FSP has introduced its first power supplies in SFX form-factor designed for high-performance gaming PCs. The new Dagger family of PSUs will contain 500 W and 600 W models that feature a modular design 80 Plus Gold rated. With this latest PSU release, FSP will join a very narrow crowd of PSU makers who build SFX power supplies for gaming PCs.

When it comes to high-wattage SFX power supplies for gaming PCs, the users have a choice between only two major brands: Corsair and Silverstone. While these companies are well known and are very respected by the DIY community, the lack of serious competition has its effect on prices, which is why SFX PSUs are rather expensive for their wattage. FSP, the new kid on the block, will become the third major brand to offer SFX power supplies for gaming systems, which is a positive thing for the market.

The FSP Dagger family will initially include two models rated for 500 W and 600 W maximum load. Both PSUs are compliant with SFX12V V3.3 and ATX12V V2.4 specifications as well as carry the 80 Plus Gold certification. Both PSUs will be equipped with an 80 mm dual ball bearing fan and both feature modular design to ensure easy cable management and clean system builds. Finally, FSP claims that its Dagger PSUs sports a special cross-regulation mode to handle unbalanced loads, which are common for some gaming PCs.

FSP Dagger Series
Connector type Hardwired Modular
ATX 24 Pin - 1
EPS 4+4 Pin - 1
PCI-E 6 Pin - 2
Peripherals - ?

The Dagger PSUs will have EPS12V power connectors (one 24-pin and a 4+4-pin connector), will sport two PCIe 6-pin power connectors as well as several SATA power connectors. While it will be possible to use such power supplies for systems featuring high-end graphics cards that only have one 8-pin PCIe or two 6-pin PCIe auxiliary power connectors, the FSP Dagger PSUs will not be able to work with graphics adapters that require two 8-pin PCIe inputs (from formal point of view, of course). For example, NVIDIA’s GeForce GTX 1080 has one 8-pin PCIe auxiliary power connector, which can be plugged to two 6-pin PCIe connectors using a special adapter. Meanwhile, AMD’s Radeon R9 Fury X uses two 8-pin aux PCIe power inputs, which is why it is formally incompatible with the Dagger.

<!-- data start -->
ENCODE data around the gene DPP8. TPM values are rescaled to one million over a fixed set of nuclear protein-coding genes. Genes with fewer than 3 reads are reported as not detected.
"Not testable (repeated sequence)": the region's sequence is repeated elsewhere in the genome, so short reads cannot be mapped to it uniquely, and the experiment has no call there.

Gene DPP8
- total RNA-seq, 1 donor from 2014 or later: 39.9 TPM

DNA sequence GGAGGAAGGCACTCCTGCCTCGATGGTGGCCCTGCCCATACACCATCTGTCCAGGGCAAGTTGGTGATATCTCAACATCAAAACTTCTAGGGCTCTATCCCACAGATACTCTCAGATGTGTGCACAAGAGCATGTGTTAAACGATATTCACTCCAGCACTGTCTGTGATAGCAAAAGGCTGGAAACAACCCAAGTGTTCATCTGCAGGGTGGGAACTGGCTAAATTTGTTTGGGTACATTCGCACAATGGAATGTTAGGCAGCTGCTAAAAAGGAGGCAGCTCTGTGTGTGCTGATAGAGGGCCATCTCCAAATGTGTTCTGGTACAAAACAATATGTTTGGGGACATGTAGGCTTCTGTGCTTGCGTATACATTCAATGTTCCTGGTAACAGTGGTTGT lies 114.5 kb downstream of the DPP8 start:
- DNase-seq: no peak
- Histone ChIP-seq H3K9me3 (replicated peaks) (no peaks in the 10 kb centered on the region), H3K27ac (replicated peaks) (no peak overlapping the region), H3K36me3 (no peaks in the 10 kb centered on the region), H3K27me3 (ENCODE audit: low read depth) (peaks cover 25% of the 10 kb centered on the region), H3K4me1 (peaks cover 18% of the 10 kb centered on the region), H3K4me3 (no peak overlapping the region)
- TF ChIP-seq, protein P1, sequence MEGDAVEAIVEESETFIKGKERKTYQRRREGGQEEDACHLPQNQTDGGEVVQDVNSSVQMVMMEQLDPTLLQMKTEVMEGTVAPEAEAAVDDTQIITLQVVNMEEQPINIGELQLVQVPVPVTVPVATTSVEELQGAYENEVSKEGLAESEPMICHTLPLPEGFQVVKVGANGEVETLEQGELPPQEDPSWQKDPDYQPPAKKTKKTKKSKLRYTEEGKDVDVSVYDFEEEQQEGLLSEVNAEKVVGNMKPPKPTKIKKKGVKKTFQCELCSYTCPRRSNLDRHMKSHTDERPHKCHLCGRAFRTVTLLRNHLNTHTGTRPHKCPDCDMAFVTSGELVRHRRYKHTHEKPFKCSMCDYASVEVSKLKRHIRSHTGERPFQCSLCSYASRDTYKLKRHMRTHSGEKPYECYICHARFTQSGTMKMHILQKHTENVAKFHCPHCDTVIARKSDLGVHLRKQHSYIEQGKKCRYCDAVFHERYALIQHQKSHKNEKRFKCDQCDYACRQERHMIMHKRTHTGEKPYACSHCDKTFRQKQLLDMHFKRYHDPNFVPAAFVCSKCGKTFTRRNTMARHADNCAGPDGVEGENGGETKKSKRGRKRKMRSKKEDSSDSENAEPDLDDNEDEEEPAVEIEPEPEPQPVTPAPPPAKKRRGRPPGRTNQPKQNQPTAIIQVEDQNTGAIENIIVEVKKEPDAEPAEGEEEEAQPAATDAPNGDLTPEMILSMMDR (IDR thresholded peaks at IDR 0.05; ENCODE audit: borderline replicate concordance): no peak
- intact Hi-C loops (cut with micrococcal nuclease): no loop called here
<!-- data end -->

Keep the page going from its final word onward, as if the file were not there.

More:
The Dagger power supplies from FSP will hit the market later this year. Right now, prices of the products are unknown.

Source: FSP

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  • ToTTenTranz - Tuesday, May 31, 2016 - link

    "High-Wattage"
    (...)
    "500-600W"

    Well.. I know SFX PSUs have typically lower wattage, but at least on ATX terms that's "mid-wattage" at best.
    Reply
  • ImSpartacus - Tuesday, May 31, 2016 - link

    It's more than enough for almost any single-gpu gaming system (and many multi-gpu systems), so I think it's alright to use the term "high-wattage" since it's in the context of gaming machines (add stated in the sentence before the "high-wattage" sentence).

    If you open up the use case, then obviously that's no long terribly high wattage.

    I guess the bottom line is that it's not egregiously wrong enough to correct.
    Reply
  • ToTTenTranz - Tuesday, May 31, 2016 - link

    I'm not questioning the amount of PC system variations where a 600W PSU is "more than enough".

    I'm questioning the fact that a 600W is being considered "high-wattage".
    If 600W is high-wattage, then what is 850W? Extremely high-wattage?
    And 1000W? Super-Extreme Wattage?
    And 1200W? Ultra Super Duper Wattage?

    If we look at the PC market in general, then 500-600W is "mid-wattage" at best.
    Reply
  • Flunk - Tuesday, May 31, 2016 - link

    I think 600W is the highest available value for an SFX PSU. Reply
  • edzieba - Wednesday, June 01, 2016 - link

    700W SFX-L is available from Silverstone (shipping to distributors now), 750 from Lian Li (shipping to consumers now in the US) and Silversont have just announced an 800W SFX-L PSU. Reply
  • Smudgeous - Thursday, June 02, 2016 - link

    Not to nitpick, but SFX and SFX-L are two different beasts. When your ITX case only supports SFX, those SFX-L bricks are as useless as a full ATX power supply. Reply
  • Samus - Tuesday, May 31, 2016 - link

    For SFX, this is Ultra Super Duper Wattage.

    I don't believe beyond 600w if even available. You are talking something < half the size of an ATX PSU.
    Reply
  • ImSpartacus - Tuesday, May 31, 2016 - link

    I see where you're coming from.

    I suppose I limited my scope to gaming machines because gaming machines were particularly called out early in the article and a name like Dagger lends itself to that sort of thing.

    But if we're opening up our scope to other use cases, then I could see that terminology as being more reasonable.
    Reply
  • Smudgeous - Thursday, June 02, 2016 - link

    For any system that requires a SFX power supply, 600W is certainly high wattage. Mini-ITX cases that can't fit SFX-L or larger are quite cramped. Even if you managed to fit a healthily overclocked i7 6700K, GTX 980TI, 4 DIMMS of RAM, a pair of 7200 RPM hard drives, 4 SSDs, and a half dozen fans all crammed into a case that can only accomodate a SFX PSU, your 600 watts would still have 75-100 watts of overhead at full load on all components. Reply
  • Spunjji - Wednesday, June 01, 2016 - link

    The article always says "high-wattage SFX", though, which is pretty clear. Reply

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